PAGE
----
Women Accused Herman Cain of Workplace Sexual Harassment in '90s

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On Sunday, the candidate refused to comment on the allegations until he sees some evidence

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Two women working at the National Restaurant Association in the 1990s while Herman Cain was at the helm, left their jobs at the trade group after complaining of "sexually suggestive behavior" by the Republican presidential candidate, Politico reports.

Multiple sources told Politico that the women received financial payments from the association and signed agreements not to discuss their departures.

Campaign spokesman J.D. Gordon said that Cain is "vaguely familiar" with the charges and has indicated to campaign officials that the restaurant group resolved the issue.

But Cain told Politico on Sunday that he had thousands of people working for him over the years and could not comment "until I see some facts or some concrete evidence."

His campaign issued a statement late Sunday evening portraying him as a victim of a smear campaign by "Inside the Beltway media." The statement, issued by Gordon, never directly denies the allegations but says the Politico report is based on "unsubstantiated personal attacks" and "rumors that never stood up to the facts."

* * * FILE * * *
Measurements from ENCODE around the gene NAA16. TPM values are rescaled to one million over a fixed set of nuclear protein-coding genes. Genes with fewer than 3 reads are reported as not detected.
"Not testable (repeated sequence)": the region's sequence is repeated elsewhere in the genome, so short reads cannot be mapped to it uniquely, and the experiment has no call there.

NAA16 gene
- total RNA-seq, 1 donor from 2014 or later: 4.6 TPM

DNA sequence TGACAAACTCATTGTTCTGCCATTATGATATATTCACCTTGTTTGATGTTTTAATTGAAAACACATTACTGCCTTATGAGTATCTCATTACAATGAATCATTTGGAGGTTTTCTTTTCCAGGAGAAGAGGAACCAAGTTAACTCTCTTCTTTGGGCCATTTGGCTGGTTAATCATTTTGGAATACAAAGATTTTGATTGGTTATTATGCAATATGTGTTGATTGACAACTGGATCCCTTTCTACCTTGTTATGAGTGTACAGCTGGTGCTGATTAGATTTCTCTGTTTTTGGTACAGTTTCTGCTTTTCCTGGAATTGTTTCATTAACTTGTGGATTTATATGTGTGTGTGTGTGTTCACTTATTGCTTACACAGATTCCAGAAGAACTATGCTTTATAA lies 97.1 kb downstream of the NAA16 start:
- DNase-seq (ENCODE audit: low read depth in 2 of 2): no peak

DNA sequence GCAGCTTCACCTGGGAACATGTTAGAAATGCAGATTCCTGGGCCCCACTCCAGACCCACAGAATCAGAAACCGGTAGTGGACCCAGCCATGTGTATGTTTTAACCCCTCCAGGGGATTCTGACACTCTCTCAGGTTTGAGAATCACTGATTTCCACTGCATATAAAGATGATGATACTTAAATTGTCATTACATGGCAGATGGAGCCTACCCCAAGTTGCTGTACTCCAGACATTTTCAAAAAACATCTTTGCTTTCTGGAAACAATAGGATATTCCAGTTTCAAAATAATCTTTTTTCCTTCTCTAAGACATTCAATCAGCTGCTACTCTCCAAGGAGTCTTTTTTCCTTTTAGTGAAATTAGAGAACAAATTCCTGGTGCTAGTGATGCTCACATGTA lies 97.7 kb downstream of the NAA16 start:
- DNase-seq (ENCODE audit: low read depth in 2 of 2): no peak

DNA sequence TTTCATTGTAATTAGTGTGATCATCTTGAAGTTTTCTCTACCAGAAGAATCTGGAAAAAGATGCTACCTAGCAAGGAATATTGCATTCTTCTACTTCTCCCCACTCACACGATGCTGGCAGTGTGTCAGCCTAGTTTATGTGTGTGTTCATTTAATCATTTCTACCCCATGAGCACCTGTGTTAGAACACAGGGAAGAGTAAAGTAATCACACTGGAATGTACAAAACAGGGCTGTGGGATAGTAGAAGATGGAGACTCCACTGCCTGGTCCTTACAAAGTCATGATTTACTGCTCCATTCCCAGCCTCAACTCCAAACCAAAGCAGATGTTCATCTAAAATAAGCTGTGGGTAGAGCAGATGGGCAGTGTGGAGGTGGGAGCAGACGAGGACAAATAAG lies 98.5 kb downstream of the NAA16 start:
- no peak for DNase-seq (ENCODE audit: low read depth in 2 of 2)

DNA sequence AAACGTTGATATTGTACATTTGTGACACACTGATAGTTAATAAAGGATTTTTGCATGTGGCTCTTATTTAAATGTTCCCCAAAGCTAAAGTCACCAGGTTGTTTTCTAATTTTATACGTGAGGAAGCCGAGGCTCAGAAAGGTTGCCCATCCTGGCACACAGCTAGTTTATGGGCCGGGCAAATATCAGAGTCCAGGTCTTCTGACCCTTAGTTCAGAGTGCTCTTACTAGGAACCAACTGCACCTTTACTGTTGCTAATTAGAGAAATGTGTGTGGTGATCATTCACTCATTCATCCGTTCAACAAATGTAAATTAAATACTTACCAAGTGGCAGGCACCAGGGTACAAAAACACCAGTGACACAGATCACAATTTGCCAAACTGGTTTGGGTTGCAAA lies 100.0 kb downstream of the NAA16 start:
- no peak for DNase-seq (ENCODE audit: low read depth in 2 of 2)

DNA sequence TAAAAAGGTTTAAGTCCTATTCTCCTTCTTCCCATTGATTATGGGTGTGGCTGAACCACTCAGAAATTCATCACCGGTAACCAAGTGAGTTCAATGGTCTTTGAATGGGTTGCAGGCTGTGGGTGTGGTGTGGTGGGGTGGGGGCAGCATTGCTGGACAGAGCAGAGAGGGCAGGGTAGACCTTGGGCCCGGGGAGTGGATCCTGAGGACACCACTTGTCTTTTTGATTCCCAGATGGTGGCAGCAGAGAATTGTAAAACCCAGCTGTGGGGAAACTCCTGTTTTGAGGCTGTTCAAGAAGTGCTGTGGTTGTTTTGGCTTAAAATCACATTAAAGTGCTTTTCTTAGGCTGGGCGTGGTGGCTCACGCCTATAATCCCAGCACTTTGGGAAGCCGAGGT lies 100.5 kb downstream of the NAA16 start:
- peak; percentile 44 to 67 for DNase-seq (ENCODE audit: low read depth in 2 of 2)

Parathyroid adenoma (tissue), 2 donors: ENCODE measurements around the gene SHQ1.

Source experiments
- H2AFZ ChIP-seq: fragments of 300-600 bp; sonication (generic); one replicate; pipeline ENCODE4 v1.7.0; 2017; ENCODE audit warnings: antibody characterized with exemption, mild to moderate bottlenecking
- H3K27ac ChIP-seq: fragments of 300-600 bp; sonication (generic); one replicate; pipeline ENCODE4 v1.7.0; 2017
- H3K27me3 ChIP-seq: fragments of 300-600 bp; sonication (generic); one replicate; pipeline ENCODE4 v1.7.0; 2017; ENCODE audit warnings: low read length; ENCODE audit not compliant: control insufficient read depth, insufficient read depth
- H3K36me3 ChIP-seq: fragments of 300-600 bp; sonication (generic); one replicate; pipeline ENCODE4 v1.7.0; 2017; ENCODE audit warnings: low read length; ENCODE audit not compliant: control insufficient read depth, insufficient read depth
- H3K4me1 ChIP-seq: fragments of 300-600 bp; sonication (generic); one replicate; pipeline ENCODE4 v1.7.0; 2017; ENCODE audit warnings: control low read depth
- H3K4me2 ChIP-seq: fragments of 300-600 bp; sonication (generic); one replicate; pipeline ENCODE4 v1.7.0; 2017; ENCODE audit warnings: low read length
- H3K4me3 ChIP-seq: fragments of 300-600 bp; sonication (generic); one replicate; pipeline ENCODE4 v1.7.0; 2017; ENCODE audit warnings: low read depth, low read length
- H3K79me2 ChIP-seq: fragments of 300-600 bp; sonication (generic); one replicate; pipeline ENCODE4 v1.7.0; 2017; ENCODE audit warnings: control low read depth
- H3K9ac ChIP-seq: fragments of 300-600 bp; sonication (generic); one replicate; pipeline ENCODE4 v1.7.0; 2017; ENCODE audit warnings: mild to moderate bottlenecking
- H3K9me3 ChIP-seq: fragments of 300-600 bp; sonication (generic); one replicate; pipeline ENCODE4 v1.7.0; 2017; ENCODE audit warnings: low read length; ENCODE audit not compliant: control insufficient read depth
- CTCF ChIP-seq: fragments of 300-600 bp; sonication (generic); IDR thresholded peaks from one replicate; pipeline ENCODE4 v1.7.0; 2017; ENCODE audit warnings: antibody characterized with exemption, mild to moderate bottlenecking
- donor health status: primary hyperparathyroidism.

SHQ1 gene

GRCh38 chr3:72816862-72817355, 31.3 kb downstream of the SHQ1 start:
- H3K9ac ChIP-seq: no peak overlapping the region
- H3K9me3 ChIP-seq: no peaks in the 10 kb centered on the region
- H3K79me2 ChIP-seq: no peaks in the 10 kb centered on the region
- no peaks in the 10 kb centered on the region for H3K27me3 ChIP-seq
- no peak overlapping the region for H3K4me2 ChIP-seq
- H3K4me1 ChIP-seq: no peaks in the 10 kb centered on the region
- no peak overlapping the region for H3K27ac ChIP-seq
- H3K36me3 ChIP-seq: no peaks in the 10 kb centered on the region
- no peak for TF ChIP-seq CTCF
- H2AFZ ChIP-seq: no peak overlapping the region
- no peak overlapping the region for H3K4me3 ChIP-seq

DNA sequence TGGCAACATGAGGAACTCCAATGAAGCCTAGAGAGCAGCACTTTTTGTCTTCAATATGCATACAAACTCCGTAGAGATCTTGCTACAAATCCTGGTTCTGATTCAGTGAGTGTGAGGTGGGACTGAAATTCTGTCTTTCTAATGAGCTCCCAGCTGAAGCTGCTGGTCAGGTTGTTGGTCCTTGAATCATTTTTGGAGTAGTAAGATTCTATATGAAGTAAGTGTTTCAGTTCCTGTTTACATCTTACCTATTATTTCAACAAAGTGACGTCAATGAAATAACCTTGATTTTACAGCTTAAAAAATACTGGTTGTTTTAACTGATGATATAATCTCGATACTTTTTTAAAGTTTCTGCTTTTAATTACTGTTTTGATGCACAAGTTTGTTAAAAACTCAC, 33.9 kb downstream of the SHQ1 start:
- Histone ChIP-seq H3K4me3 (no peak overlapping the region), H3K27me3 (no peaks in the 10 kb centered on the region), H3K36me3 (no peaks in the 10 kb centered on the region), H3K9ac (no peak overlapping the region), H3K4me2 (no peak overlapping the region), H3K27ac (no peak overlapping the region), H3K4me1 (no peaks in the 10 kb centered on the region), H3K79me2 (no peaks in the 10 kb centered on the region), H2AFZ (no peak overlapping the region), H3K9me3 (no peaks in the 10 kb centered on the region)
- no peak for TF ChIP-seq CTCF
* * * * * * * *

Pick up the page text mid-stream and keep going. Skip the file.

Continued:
"Since Washington establishment critics haven't had much luck in attacking Mr. Cain's ideas to fix a bad economy and create jobs, they are trying to attack him in any way they can," the statement continues.

The report and the Cain campaign's allegation of a Washington conspiracy against him comes on the eve of a week that the surging GOP contender planned to spend in the nation's capital. His schedule suggests he is hoping to win over some of the city's establishment. On Monday morning, he is scheduled to speak at the American Enterprise Institute, followed by a midday speech at the National Press Club. On Wednesday, Cain is planning to meet with Republican lawmakers on Capitol Hill.

Cain himself did not directly confront the allegations when confronted Sunday by Politico reporter Jonathan Martin outside the CBS Washington bureau, where Cain had just appeared on Face the Nation.  

"I'm not gonna comment about two people that you won't tell me who they are. That's like negotiating -- ," Cain said, abruptly stopping himself mid-sentence. "I am not gonna comment on that, because you know, I think that that is one of those kinds of things that, until you look --," he said, again stopping himself mid-sentence.  After being asked several times by Martin if he has ever been accused of sexual harassment Cain ended the exchange with a question of his own:  "Have you ever been accused of sexual harassment?"

Image credit: Isaac Brekken/AP

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